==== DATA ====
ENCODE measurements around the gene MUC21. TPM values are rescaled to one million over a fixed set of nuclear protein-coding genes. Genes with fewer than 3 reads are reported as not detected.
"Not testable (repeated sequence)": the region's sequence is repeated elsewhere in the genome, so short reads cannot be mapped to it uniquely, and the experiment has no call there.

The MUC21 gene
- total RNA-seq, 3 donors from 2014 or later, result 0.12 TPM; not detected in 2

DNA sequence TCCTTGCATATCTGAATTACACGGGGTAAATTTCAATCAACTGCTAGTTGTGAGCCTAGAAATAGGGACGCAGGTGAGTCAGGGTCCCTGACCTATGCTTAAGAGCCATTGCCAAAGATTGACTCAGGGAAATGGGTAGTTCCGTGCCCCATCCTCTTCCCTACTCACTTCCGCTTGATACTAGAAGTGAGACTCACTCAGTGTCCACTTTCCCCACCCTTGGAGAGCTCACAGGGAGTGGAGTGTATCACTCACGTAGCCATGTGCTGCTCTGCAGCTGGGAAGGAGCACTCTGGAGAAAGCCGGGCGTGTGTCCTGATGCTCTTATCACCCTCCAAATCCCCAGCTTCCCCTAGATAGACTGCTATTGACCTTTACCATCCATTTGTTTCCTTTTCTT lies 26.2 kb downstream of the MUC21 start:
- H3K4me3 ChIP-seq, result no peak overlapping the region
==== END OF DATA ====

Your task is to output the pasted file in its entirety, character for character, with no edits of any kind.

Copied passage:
ENCODE measurements around the gene MUC21. TPM values are rescaled to one million over a fixed set of nuclear protein-coding genes. Genes with fewer than 3 reads are reported as not detected.
"Not testable (repeated sequence)": the region's sequence is repeated elsewhere in the genome, so short reads cannot be mapped to it uniquely, and the experiment has no call there.

The MUC21 gene
- total RNA-seq, 3 donors from 2014 or later, result 0.12 TPM; not detected in 2

DNA sequence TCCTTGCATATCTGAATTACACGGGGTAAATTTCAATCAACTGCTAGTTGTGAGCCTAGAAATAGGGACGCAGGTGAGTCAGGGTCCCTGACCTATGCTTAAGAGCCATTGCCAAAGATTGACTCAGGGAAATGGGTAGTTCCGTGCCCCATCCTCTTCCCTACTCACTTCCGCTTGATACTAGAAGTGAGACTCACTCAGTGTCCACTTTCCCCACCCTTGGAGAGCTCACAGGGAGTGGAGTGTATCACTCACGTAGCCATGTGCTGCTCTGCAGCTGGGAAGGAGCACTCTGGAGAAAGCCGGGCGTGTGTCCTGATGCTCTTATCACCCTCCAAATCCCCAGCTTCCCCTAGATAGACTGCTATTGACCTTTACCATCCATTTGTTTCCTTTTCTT lies 26.2 kb downstream of the MUC21 start:
- H3K4me3 ChIP-seq, result no peak overlapping the region